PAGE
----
Gold miner Scotgold Resources plunged in value after warning output in its first year of production on a Scottish hillside would be “materially less” than previous guidance.
It also revealed it was investigating financing options, including short-term loans from the directors.
The firm’s shares sank nearly 30% in early trading on the Alternative Investment Market in London before partly reversing their slide to end the session at 55p, or 22% lower than Monday’s close.
The initial “pour” of Scotland’s first commercially produced gold from Cononish, near Tyndrum, Argyll, came at the end of last November.
But Scotgold later admitted production at the start of 2021 was “negligible” due to “multiple materials handling issues”, while recruitment was impacted by the Christmas period and lockdown.
In a new trading update, the firm said: “The company is pleased to announce that it has resolved the various outstanding technical issues affecting the processing plant at Cononish, which is operating consistently and currently focusing on ramping up to full design capacity expeditiously.
“The company commenced a review of the mine plan for Cononish at the beginning of April 2021, and it has been concluded that the ramp-up of underground mining production will be slower than originally planned.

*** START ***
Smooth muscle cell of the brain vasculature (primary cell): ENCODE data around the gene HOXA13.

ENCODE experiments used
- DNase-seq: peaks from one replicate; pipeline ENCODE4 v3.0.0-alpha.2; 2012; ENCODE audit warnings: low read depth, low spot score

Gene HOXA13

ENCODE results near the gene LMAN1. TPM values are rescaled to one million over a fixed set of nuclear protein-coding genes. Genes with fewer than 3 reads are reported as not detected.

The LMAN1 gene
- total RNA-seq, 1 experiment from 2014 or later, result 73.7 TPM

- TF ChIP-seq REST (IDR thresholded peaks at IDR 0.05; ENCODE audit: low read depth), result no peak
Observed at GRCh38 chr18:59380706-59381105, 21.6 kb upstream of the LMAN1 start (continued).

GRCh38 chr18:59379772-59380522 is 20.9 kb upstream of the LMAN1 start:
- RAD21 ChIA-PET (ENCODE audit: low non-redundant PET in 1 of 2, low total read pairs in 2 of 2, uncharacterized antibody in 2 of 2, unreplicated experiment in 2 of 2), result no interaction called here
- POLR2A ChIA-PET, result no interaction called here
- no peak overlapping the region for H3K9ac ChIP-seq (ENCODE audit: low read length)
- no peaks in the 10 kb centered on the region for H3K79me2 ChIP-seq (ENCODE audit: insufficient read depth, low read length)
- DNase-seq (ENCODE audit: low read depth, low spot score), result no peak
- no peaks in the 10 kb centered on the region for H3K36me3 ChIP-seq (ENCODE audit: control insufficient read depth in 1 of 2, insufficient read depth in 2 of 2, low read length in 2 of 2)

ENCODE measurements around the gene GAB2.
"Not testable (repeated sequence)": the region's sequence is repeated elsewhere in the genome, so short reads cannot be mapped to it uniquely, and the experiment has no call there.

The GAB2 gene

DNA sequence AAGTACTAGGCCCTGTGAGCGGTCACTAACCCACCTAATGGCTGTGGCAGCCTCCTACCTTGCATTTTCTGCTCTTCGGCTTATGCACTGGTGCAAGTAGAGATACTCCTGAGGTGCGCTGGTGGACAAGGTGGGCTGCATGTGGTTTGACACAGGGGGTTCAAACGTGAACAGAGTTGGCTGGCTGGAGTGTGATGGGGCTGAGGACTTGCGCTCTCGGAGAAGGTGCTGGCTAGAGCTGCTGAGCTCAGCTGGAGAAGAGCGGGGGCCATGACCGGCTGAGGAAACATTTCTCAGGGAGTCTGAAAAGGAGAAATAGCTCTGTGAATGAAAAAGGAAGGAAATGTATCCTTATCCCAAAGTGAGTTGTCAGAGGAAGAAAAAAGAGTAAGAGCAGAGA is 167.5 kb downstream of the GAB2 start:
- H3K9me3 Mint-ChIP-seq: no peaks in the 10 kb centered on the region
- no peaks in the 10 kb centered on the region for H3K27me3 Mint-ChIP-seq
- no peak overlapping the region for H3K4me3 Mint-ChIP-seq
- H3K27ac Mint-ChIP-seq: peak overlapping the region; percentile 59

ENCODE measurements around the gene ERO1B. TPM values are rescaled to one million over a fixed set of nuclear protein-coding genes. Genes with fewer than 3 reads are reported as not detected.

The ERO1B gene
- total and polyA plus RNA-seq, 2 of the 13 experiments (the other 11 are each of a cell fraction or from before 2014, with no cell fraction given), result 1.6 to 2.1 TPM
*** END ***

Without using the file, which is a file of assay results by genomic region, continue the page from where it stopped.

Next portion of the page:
“Mine development is insufficient for the mine to provide optimal ore quantity and quality in the short term, however, this is not predicted to have long term impacts.”
Scotgold, which has had a new chief executive, Phillip Day, at the helm since the start of April, added: “The mine team … has undergone a reshuffle in leadership and approach to ensure it can deliver reliable and robust short-term mine plans.
“Accordingly, the company expects production for calendar year 2021 to be materially less than the guidance range previously announced on March 31 2021.
“A further update in connection with the ramp-up of production, including new estimates for ore to be processed and gold to be produced for the calendar year 2021 will be announced as soon as the company has completed the review of the mine plan for Cononish.”
Scotgold said the recent delays to production ramp-up “have had and are expected to have” a negative impact on its cash position.
It added: “To ensure the company has adequate funds available for working capital through this production ramp-up period, the company is investigating financing options, including short-term debt financing from the directors. A further update will be made to shareholders in due course.”
Scotgold recently raised £1.5 million from a share placement to cushion the blow of slower-than-expected progress for its trouble-hit operation in Argyll.
A lag between production build-up and sales receipts for gold from the site has meant further working capital is required until the project becomes cash flow positive.
Suffolk-based Bridge Barn – a company owned and controlled by Scotgold chairman Nathaniel le Roux – has agreed to provide debt funding of £500,000, if required.